- Gastrointestinal problems: The most common side effect of clindamycin is gastrointestinal disturbances, such as nausea, vomiting, diarrhea, or abdominal pain. These symptoms may range from mild to severe, and in some cases, may lead to colitis, an inflammation of the colon.
- Skin reactions: Clindamycin can cause skin reactions in some people, including rashes, itching, hives, and swelling of the face, lips, or tongue.
- Allergic reactions: In rare cases, clindamycin can cause a severe allergic reaction, with symptoms such as difficulty breathing, swelling of the face or throat, and a sudden drop in blood pressure.
- Liver damage: Clindamycin can cause liver damage, although this is a rare side effect.
- Blood disorders: In rare cases, clindamycin can cause blood disorders, such as a decrease in the number of white blood cells, which can increase the risk of infection, or a decrease in the number of platelets, which can increase the risk of bleeding.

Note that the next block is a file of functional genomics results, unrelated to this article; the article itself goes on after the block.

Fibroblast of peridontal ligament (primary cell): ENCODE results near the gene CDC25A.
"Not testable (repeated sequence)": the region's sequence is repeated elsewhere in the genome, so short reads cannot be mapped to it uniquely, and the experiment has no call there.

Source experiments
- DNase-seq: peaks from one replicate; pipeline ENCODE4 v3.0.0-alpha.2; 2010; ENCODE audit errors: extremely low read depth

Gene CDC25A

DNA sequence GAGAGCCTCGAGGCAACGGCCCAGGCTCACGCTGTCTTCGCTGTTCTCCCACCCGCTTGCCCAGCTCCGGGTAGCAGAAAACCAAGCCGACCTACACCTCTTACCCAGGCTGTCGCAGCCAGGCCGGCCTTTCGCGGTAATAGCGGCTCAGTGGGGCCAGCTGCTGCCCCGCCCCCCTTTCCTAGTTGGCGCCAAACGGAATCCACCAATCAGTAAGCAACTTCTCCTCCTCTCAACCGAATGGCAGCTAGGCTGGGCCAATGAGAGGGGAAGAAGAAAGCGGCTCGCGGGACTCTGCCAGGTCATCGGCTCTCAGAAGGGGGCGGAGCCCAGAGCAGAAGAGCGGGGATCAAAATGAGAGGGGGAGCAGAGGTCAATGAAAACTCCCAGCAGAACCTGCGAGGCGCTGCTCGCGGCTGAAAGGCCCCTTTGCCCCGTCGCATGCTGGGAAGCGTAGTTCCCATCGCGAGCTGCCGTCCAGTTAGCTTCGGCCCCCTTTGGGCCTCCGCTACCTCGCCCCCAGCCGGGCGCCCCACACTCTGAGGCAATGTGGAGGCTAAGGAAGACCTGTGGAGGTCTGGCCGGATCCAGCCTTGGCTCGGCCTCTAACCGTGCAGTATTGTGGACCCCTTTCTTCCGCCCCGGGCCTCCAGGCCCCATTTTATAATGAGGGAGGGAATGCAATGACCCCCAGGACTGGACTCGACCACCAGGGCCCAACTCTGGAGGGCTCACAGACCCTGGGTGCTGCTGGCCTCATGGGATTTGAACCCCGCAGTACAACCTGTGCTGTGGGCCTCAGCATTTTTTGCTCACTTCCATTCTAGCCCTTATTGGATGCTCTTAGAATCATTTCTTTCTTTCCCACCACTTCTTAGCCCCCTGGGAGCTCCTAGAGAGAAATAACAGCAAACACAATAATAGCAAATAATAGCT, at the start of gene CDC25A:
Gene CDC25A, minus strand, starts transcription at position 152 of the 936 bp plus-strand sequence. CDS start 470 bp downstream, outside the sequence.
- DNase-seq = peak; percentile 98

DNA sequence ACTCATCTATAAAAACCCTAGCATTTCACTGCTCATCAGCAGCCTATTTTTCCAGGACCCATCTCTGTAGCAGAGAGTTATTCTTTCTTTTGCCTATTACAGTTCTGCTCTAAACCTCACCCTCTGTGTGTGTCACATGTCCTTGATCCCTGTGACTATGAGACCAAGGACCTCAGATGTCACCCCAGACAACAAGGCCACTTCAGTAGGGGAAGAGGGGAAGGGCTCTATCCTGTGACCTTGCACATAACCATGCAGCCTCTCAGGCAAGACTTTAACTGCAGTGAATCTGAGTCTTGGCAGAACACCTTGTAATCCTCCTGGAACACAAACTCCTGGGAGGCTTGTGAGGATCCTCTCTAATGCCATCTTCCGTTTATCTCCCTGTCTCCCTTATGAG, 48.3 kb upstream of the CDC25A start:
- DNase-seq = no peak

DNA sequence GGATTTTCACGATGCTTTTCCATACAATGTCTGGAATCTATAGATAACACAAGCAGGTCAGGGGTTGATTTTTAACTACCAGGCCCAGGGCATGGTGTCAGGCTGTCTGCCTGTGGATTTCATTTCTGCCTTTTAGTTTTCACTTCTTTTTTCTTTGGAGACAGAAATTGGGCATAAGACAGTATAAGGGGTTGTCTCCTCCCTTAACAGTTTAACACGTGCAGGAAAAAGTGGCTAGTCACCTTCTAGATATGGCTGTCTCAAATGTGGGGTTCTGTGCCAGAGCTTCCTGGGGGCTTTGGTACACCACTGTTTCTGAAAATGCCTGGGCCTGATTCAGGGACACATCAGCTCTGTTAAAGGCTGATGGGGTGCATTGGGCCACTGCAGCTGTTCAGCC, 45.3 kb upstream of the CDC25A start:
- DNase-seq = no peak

Is clindamycin the same as amoxicillin?
No, clindamycin and amoxicillin are not the same medication, and they belong to different classes of antibiotics.
Clindamycin is a lincosamide antibiotic that is effective against a wide range of bacteria, including anaerobic bacteria and Gram-positive bacteria, such as Staphylococcus aureus and Streptococcus pyogenes.
Amoxicillin, on the other hand, is a penicillin-type antibiotic that is effective against a broader range of bacteria, including Gram-positive and Gram-negative bacteria, such as Streptococcus pneumoniae, Escherichia coli, and Salmonella.
While both clindamycin and amoxicillin can be used to treat bacterial infections, they are not interchangeable and are often used to treat different types of infections or different strains of bacteria. The choice of which antibiotic to use will depend on the type of infection, the patient’s medical history, and the susceptibility of the bacteria to the medication. It is important to follow the instructions provided by a healthcare professional when taking antibiotics and to complete the full course of treatment as directed.